Suspension setup is a hot topic and quite often riders can get a bit too bogged down with all the minutia of it. From a coaches point of view, what we would say is, it’s important to have the right base tune in the first place. It’s important not only for performance but to have a well balanced bike that will allow you to use (and hopefully develop) your skills properly.
With modern suspensions, loaded with controls, the tuning process can be a bit daunting and is certainly time consuming (we recommend this cool video by Fox Suspension). Not everyone has the time or patience to do bracketing properly so we found a way to speed things up a little…
There are a couple of devices on the market that allow you to measure your suspension’s movements and recommend some adjustments accordingly, directly on your smartphone. We chose the SMB Flow for its ability to work with air and coil suspensions.
Once installed (the only “issue” we found is the device doesn’t always fit with every frame design, for example it doesn’t work with a coil shock on my Nomad), it’s really easy to setup your SAG very precisely, it will then only take about 1 or 2 runs to get enough data to suggest some adjustments. They won’t necessarily be perfect but will give you a solid base to start fine tuning from if you wish and if you can’t be bothered you can ride knowing that there isn’t anything badly wrong with your suspensions!
We now offer our clients the option to rent the device during their session with us, you’ll go away with better skills and a bike setup on actual data not just feelings. What’s not to like?!
We’re often asked what to pack for a day’s riding around the Portes du Soleil.
Here is what Jo carries every day, of course some of it would be overkill but it might give you some ideas…
What’s in my Dakine Seeker 15l:
- water bladder, minimum 2l
- first aid kit
- jacket (even when the weather’s good)
- repair kit for tubeless tyres
- tube patches
- 27.5″ tube (fits in 26″ and 29″ tyres), presta
- spare dérailleur hanger for my Santa Cruz
- “universal” dérailleur hanger
- Hope brake pads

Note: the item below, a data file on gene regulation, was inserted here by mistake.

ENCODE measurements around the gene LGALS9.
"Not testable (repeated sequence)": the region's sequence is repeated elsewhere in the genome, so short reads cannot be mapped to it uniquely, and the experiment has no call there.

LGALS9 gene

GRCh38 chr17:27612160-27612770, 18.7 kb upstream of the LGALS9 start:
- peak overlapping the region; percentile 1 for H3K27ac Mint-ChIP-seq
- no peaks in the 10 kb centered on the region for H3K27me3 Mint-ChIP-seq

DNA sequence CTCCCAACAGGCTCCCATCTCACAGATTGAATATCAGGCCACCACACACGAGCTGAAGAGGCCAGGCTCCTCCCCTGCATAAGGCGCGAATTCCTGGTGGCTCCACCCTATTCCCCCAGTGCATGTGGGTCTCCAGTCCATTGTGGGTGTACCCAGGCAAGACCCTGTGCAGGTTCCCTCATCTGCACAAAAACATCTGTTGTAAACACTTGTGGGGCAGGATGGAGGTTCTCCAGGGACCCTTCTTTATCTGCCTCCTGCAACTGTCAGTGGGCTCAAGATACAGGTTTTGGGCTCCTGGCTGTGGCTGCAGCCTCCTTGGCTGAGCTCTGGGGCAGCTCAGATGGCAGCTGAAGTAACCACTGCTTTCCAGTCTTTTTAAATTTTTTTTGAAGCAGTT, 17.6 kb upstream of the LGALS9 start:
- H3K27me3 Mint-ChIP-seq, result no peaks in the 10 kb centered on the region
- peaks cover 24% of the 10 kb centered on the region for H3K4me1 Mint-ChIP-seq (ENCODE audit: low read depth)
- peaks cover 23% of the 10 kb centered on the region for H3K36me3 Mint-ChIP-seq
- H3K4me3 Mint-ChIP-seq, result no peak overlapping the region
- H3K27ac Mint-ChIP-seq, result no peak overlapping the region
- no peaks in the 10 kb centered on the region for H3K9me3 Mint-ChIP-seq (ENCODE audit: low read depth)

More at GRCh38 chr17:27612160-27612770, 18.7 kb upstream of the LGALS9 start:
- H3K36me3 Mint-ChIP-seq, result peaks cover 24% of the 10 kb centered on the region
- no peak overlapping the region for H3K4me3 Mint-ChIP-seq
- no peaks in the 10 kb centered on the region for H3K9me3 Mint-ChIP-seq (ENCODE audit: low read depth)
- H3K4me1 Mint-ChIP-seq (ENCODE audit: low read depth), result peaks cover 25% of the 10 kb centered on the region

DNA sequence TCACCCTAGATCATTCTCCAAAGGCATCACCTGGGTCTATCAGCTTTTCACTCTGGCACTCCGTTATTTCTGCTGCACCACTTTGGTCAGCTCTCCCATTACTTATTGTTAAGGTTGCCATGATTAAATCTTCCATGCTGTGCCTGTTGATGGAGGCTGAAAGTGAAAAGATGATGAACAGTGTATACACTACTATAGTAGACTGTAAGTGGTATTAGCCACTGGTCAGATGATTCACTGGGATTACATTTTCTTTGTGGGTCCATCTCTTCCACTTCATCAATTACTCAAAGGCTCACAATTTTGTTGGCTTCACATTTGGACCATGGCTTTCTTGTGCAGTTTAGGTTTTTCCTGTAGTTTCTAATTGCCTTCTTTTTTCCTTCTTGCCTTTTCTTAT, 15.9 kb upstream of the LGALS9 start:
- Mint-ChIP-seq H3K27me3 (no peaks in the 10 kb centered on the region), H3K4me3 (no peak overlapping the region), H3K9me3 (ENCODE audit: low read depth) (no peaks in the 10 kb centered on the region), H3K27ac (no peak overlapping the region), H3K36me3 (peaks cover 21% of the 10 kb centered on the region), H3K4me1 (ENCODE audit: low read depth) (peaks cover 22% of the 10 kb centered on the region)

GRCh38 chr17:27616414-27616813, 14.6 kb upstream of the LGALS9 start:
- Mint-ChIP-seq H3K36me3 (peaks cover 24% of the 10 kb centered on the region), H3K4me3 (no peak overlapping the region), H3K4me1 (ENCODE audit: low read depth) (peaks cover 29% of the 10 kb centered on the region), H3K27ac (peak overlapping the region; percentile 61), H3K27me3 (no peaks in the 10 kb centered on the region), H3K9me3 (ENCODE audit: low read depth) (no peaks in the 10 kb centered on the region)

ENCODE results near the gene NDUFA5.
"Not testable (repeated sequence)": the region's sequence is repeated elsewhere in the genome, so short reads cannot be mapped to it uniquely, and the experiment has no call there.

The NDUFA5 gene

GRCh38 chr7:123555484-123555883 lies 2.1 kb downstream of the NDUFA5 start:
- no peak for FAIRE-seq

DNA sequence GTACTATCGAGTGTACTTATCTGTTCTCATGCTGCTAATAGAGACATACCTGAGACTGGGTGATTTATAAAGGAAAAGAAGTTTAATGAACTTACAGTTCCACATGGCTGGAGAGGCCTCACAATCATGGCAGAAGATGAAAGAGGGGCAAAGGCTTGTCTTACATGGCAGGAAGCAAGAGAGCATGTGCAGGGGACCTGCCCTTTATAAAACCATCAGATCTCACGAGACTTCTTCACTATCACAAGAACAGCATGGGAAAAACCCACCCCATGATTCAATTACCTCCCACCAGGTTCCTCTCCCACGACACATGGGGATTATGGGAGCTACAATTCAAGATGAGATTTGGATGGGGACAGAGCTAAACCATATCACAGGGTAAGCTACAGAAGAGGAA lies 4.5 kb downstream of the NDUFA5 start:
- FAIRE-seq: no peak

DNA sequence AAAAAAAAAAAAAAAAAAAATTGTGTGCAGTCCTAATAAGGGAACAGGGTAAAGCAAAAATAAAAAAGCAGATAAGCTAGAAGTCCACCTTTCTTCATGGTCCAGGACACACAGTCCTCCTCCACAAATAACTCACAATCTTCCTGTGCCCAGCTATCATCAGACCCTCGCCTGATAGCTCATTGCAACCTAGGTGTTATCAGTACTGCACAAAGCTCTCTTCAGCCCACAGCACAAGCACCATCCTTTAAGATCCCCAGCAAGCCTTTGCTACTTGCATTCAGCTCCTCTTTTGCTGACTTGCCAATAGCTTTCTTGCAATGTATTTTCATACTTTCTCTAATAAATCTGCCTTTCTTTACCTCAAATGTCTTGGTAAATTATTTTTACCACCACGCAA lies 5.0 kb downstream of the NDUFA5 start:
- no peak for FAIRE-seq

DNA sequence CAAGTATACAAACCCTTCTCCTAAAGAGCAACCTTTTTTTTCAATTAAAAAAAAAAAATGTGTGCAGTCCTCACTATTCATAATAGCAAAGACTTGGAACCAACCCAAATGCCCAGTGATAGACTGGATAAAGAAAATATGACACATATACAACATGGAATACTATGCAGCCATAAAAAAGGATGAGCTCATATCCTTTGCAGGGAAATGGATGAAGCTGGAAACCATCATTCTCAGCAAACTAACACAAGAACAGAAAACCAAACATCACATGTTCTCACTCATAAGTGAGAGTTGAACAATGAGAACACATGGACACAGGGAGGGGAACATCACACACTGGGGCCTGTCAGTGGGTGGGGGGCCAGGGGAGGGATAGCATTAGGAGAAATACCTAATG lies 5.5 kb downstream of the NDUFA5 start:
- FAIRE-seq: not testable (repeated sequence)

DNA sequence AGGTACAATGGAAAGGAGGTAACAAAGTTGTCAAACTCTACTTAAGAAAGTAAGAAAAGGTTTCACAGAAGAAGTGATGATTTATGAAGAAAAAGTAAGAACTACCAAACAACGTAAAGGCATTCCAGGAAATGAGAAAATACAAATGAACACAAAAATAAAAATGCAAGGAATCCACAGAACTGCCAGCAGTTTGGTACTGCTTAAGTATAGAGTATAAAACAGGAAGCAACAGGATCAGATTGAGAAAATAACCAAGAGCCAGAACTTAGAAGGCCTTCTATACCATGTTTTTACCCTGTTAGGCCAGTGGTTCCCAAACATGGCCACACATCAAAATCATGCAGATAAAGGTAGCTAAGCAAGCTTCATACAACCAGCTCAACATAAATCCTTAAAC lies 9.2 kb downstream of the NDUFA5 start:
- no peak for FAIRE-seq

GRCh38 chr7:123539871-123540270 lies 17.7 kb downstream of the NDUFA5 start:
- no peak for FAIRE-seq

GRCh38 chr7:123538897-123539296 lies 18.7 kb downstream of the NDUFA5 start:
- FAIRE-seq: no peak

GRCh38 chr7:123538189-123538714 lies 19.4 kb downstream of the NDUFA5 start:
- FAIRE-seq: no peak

- a small bottle of lubricant
- dérailleur cable
- power link for, 9/10/11 speeds
- a bag of various bolts (for… spds clits, rotors, chainring, brake caliper,…)
- Lézine mini floor pump (with a few lengths of duct tape wrapped around it)
- HP Rock Shox HP pump
- Fix it Stick multi tool, with tyre levers
- light chain tool from MSC
- zip ties
- electrical tape
- a small strap
- mini lock
- PDS pass (the best way not to leave it in dirty shorts)
- sunglasses wipe
- drops for my contact lenses
- RideAbility stickers !!
Didn’t make the shot:
- cones for the skill sessions
- smartphone with Iphigénie app (if you don’t know it, look it up!)
- home made cereal bars
- a bottle of isotonic drink (usually carried on the bike)
- a spare pair of gloves (they doesn’t take much room, or weigh much but useful more often than you’d think)
- an old piece of tyre to fix ripped sidewalls
Last weekend, I raced the Catalan’duro, a local enduro race organised by the Catalan’s Team VTT around the small village of Corbère. It was a great sucess with more than 300 racers at the start, ready to ride flat out on the 6 technical AND physical stages… enduro as it should be!
Race over, I went online hoping to find that elusive photo of me shredding a turn Sam Hill style…I didn’t find it ! But I couldn’t help noticing quite a range of positions amongst my fellow racers… professional habit I guess !
So here’s a little selection of photos with a short analysis, I hope it will help you improve your flat corner skills and also answer the classic question : « tuition for my kids/partner, sure but why would I get some when I am already a racer? ».
All shots are from the same corner (stage 6), after a big step so you would get there with plenty of speed… and exhaustion (last stage) !
NB : if you are one of the racers on these photos and don’t want it published here, let me know and I’ll delete it ASAP (they were already on FB though).
To make a bike turn at speed, the most effective way is to lean it, which means that the rider must find a position which allows him/her to lean the bike without losing balance but also keep enough freedom of movement to manage the pressure of the tyres on the ground.
Ex1 : the top half of the body is commited to the corner (good eye anticipation), but the bike is still standing up, it’s not turning and the rider is going to have to hit the brakes which might compromise his balance.
What to do ? Lean the bike in by streching the inside arm.
Ex2 : Foot out without a need for it, the bike is standing up and is not going to slide here… even less turn ! The rider can’t use his legs anymore to push on the pedals or accelerate… you can actually see a bit of panic in his eyes !
What to do ? Keep the feet on the pedals and better anticipate the braking to avoid coming into the corner too fast.
Ex3 : The upper body is facing the outside of the corner, the hips are leaning with the bike, the rider isn’t in a balanced/comfortable position but also can’t put pressure efficiently on his outside pedal/tyres, it is also limiting how much he can lean the bike in.
What to do ? Push the backside out so the hips are facing the exit of the turn and end up above the outside pedal .